Lego Marvel Superheroes preview: Pushing current gen to its limits

Same formula, dazzling new tech

There was a moment during the Lego Marvel Super Heroes demo when we genuinely glanced down at the supplied docs to check if it was running on a PS4. It wasn't - just the humble old Xbox 360.

The impressive sequence in question featured a gigantic, marauding Sand Man made up of thousands of swirling Lego blocks, each coming together to form skyscraper-sized arms and hands used to cinematically pummel Spider-Man and friends.

The scale and complexity of the battles here is dazzling, and considering the calibre of licenses in Marvel's catalogue - with more than 100 unlockable characters promised - we suspect epic action will be a major theme of TT Game's 12th Lego action effort.


Producer Phil Ring explained: "We knew there would come a point when the older generations and older technology was going to fall behind, and so we decided that this would be the game where we would really push things with bigger environments, bigger characters and more happening on screen.

"We're so lucky that we've got a team of people who know what they're doing and are constantly pushing our tech - it's all our own internal engine and they're constantly iterating, changing and optimising."

The larger scale theme kicks off immediately with The Hulk - one of the many new 'BIG-fig' characters in the game - liberally lobbing bits of pavement and parked cars, as an army of sand soldiers attack New York City.

TT explained that it wants Hulk and other BIG-fig characters to feel different - and more importantly they look fun to play. Stomping along the street outside Grand Central Station, the Green Goliath can pick up cars twice his size, smash through petrol tankers and walls, and even pull chunks of Lego out of the ground for lobbing.

Hulk eventually comes to blows with another super-sized toy, Abomination, and Ring promises a "whole raft" of similarly built powerhouses from the various Marvel families. "There might be some X-Men themed ones, Thor ones and stuff like that," he says. "There's going to be a huge cast of characters that we hope the Marvel fans in particular are going to really enjoy."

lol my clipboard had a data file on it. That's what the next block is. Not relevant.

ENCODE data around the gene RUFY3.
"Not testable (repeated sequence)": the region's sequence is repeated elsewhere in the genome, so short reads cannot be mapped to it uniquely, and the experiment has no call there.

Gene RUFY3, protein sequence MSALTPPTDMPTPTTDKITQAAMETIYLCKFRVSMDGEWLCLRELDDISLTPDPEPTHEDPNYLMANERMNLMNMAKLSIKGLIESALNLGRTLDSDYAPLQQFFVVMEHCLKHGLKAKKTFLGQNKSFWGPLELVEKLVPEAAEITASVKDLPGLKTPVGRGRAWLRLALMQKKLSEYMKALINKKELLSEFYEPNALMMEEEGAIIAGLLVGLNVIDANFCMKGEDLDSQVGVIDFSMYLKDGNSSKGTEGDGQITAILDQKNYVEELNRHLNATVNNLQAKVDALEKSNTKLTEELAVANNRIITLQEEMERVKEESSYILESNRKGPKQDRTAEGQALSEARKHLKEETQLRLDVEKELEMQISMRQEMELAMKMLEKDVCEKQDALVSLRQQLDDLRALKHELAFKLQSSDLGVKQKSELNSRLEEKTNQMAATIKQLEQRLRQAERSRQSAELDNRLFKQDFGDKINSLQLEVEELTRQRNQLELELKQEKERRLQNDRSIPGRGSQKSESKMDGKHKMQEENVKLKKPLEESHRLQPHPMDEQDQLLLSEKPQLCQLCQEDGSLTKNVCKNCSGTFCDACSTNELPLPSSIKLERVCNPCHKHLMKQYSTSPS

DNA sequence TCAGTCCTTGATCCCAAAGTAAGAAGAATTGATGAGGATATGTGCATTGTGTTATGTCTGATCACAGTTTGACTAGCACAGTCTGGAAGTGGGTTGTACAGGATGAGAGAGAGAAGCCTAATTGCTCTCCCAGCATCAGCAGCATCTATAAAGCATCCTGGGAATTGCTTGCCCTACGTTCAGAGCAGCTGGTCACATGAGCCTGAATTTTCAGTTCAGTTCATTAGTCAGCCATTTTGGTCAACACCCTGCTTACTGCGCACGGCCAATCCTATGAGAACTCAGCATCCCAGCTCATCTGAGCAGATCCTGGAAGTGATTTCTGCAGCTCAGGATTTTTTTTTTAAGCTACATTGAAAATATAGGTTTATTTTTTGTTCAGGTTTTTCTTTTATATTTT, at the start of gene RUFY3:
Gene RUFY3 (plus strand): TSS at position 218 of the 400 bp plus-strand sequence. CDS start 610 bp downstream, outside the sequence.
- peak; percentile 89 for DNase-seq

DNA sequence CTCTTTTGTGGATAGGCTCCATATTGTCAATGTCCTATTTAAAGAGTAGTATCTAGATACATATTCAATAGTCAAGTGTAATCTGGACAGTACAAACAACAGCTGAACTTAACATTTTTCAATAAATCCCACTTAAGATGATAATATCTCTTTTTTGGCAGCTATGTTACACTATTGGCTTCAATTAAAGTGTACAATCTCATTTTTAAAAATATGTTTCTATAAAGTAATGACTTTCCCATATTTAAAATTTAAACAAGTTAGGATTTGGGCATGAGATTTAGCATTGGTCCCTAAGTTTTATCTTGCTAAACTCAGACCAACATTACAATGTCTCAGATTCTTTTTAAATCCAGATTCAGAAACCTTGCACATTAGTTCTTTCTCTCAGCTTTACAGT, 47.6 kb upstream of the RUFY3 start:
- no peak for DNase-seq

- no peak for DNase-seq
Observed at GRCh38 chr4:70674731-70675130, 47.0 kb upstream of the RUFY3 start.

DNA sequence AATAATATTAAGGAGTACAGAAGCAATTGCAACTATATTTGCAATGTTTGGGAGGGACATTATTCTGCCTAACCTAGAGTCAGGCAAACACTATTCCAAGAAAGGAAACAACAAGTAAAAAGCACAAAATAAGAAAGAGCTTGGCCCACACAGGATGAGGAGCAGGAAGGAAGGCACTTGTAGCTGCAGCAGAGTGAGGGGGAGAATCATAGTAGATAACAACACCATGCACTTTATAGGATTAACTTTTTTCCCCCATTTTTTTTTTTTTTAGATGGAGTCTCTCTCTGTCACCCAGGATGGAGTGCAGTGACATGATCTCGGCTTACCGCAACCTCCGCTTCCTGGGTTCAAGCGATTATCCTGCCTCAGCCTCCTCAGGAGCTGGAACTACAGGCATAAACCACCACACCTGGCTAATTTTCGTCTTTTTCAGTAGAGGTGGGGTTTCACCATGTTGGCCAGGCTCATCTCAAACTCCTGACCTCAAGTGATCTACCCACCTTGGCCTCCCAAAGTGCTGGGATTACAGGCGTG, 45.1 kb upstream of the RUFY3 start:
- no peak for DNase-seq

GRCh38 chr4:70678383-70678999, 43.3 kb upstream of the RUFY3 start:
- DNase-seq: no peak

Along with the promise of a giant open-world NYC, another potentially enjoyable - if not totally defining - aspect of Lego Marvel looks to be the evolution of its character switching gameplay and the unique abilities of its superhero cast.

As Hulk stomps inside the battered Grand Central Station - mountains of sand spilling from every window - the player can, in Lego tradition, switch at any time to control the comparatively swift Iron Man.


Immediately it's clear that Tony Stark is a really different prospect to his big mate, as gameplay transitions almost into a third-person shooter. An on-screen reticule allows Iron Man to blast his enemies with a barrage of missiles, and he uses his hover boots to skim across the sandy floor like a Dancing on Ice champion.

Hulk too can transform at any time into his less colourful Bruce Banner form, allowing him to use scientific skill to construct advanced machinery and generally pick up things the lime goon's mitts can't grasp without crushing.

Soon a wall of sand blocks the pair's path, but Hulk shrinks down to Banner form to build and fire a water cannon at the obstacle, solidifying it enough for his larger form to smash through.

Skipping to a later sequence on the rooftops of the city, the emergence of a third character, Spider-Man, further emphasises the unique feel TT Games is aiming to inject into each Marvel celeb.

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